Thanks to a run of outtakes PC includes here as supplemental material, we know that the 1965 message -- finally laid down on November 8th of that year -- was a hassle and a half to get right, probably because of the huge influx of weed into the Beatles' orbit. As it finally stands, it's probably the best and most agreeably frenetic of the whole lot, and the most diabolically self-deprecating, kicking off with a ridiculously atonal a cappella "Yesterday" and following up with John's brilliant acknowledgement of fan mail in the form of "chewed-up pieces of chewing gum and playing cards made out of knickers." This one also has some semi-music, like John's "Happy Christmas to Ya Lis'nas" plus the "Christmas Comes But Once a Year" poem, and some truly edgy joking around about song copyrights and war in the Middle East ("look at all those bodies floating in the river Jordan" to the tune of "Auld Lang Syne"). Eventually it all descends into echoy chaos (but not before someone curiously invokes the phrase "old brown shoe").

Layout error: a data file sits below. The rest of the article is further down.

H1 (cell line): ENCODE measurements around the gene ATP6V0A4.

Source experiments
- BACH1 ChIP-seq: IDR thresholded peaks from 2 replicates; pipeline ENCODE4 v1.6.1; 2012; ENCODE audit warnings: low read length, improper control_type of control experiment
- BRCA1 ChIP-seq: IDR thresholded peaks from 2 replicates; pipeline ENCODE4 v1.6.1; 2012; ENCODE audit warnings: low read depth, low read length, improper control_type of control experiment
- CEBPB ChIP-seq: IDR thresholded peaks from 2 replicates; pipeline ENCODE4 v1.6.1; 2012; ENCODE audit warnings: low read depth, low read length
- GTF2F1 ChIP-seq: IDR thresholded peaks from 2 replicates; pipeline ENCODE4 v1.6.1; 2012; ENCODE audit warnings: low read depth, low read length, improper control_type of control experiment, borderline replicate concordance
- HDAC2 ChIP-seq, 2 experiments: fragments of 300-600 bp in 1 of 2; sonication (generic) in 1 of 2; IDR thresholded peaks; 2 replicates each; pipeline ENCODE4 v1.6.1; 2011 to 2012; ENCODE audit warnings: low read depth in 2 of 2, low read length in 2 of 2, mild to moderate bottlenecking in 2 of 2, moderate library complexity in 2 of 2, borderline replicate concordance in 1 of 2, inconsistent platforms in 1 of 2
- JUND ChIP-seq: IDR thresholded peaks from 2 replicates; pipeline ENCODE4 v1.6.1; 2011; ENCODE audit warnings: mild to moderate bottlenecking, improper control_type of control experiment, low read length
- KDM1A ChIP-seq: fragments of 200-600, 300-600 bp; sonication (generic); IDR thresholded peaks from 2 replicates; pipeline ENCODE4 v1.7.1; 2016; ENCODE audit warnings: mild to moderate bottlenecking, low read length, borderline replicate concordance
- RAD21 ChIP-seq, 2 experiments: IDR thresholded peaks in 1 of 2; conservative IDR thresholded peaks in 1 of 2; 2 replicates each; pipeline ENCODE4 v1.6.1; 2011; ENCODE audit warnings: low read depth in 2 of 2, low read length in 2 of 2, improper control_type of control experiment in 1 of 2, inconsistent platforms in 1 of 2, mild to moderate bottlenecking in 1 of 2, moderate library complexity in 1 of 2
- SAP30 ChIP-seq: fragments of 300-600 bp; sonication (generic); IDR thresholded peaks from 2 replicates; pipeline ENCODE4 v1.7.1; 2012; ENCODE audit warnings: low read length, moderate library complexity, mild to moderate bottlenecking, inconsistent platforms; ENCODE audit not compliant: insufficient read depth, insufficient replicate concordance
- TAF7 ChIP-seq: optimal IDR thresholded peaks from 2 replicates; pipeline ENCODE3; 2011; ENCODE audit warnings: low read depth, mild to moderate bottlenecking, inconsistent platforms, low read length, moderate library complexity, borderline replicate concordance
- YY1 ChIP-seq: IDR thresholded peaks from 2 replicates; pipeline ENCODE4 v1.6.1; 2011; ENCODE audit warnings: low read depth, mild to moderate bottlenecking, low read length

It gets really weird after that. '66 brings us "Pantomine (Everywhere It's Christmas)," the first of these to be actually full-on written by the Beatles and produced by George Martin, recorded in the midst of the "Strawberry Fields Forever" sessions and it shows: creativity runs like a stream, enough so that even though it isn't wholly successful in an objective sense, it's odd that Apple has never elected to release it more widely in some capacity. The band proves adept at fake swing, and the cornucopia of styles they touch on afterward really shows how limitness the world must have seemed to them at the time, freed from the puppet strings of touring. The basic format of the record is a very disjointed storybook, rife with the usual stoned and frantic humor, that calls ahead pretty clearly to the impulses and tone of Magical Mystery Tour (the film, as well as the book that joined the record); as with that project, a comparison with George Dunning's Yellow Submarine -- a clever narrative strung together from Beatle threads without their own participation -- reveals that these weren't the world's greatest storytellers, so thank heavens they never tried to go all the way with a true concept record. That said, portions of this are undeniably hilarious, and full of strangely endearing turns of phrase ("two elderly Scotsmen munch on a rare cheese"), the best of the quick episodes being one that involves the repetition of the words "matches" and "candles" so that Podgy and Jasper (?!) won't forget to buy either product at the shop. "Who'll remember the buns, Podgy?" might be the most unlikely laugh line this side of Firesign Theatre. At one point, John accidentally references A Clockwork Orange five years early by demanding to know if someone is enjoying their wine. Taken together, "Pantomine" is chaotic and awkward and extremely elaborate, but still benign and jokey enough to fit somewhat well with the earlier messages -- though you do kind of wonder what the younger fans who got it in the mail really thought of it.